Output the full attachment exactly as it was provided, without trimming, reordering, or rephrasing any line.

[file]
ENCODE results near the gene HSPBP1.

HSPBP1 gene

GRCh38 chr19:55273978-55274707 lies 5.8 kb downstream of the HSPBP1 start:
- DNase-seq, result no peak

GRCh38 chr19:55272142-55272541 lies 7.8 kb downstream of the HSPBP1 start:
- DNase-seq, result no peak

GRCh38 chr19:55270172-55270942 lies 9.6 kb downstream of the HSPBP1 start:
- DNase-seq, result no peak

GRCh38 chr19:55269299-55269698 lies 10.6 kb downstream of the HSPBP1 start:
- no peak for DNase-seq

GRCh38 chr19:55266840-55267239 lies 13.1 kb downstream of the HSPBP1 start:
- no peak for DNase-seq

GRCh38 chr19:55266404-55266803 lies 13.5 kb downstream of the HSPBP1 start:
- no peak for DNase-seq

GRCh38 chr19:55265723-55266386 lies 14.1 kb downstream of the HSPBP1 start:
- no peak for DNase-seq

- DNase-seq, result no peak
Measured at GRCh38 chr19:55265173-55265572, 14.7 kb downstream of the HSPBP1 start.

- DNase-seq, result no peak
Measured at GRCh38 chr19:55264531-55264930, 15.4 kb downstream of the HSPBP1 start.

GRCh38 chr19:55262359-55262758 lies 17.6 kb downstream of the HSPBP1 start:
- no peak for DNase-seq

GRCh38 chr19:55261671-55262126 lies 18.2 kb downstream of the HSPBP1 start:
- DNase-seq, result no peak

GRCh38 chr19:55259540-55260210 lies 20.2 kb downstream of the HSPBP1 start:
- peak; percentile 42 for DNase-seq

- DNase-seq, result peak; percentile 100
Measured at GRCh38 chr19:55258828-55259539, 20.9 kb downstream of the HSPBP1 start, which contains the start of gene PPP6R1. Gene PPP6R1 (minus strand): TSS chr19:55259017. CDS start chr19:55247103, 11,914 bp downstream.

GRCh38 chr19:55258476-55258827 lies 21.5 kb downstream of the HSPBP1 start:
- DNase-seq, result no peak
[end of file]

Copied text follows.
ENCODE results near the gene HSPBP1.

HSPBP1 gene

GRCh38 chr19:55273978-55274707 lies 5.8 kb downstream of the HSPBP1 start:
- DNase-seq, result no peak

GRCh38 chr19:55272142-55272541 lies 7.8 kb downstream of the HSPBP1 start:
- DNase-seq, result no peak

GRCh38 chr19:55270172-55270942 lies 9.6 kb downstream of the HSPBP1 start:
- DNase-seq, result no peak

GRCh38 chr19:55269299-55269698 lies 10.6 kb downstream of the HSPBP1 start:
- no peak for DNase-seq

GRCh38 chr19:55266840-55267239 lies 13.1 kb downstream of the HSPBP1 start:
- no peak for DNase-seq

GRCh38 chr19:55266404-55266803 lies 13.5 kb downstream of the HSPBP1 start:
- no peak for DNase-seq

GRCh38 chr19:55265723-55266386 lies 14.1 kb downstream of the HSPBP1 start:
- no peak for DNase-seq

- DNase-seq, result no peak
Measured at GRCh38 chr19:55265173-55265572, 14.7 kb downstream of the HSPBP1 start.

- DNase-seq, result no peak
Measured at GRCh38 chr19:55264531-55264930, 15.4 kb downstream of the HSPBP1 start.

GRCh38 chr19:55262359-55262758 lies 17.6 kb downstream of the HSPBP1 start:
- no peak for DNase-seq

GRCh38 chr19:55261671-55262126 lies 18.2 kb downstream of the HSPBP1 start:
- DNase-seq, result no peak

GRCh38 chr19:55259540-55260210 lies 20.2 kb downstream of the HSPBP1 start:
- peak; percentile 42 for DNase-seq

- DNase-seq, result peak; percentile 100
Measured at GRCh38 chr19:55258828-55259539, 20.9 kb downstream of the HSPBP1 start, which contains the start of gene PPP6R1. Gene PPP6R1 (minus strand): TSS chr19:55259017. CDS start chr19:55247103, 11,914 bp downstream.

GRCh38 chr19:55258476-55258827 lies 21.5 kb downstream of the HSPBP1 start:
- DNase-seq, result no peak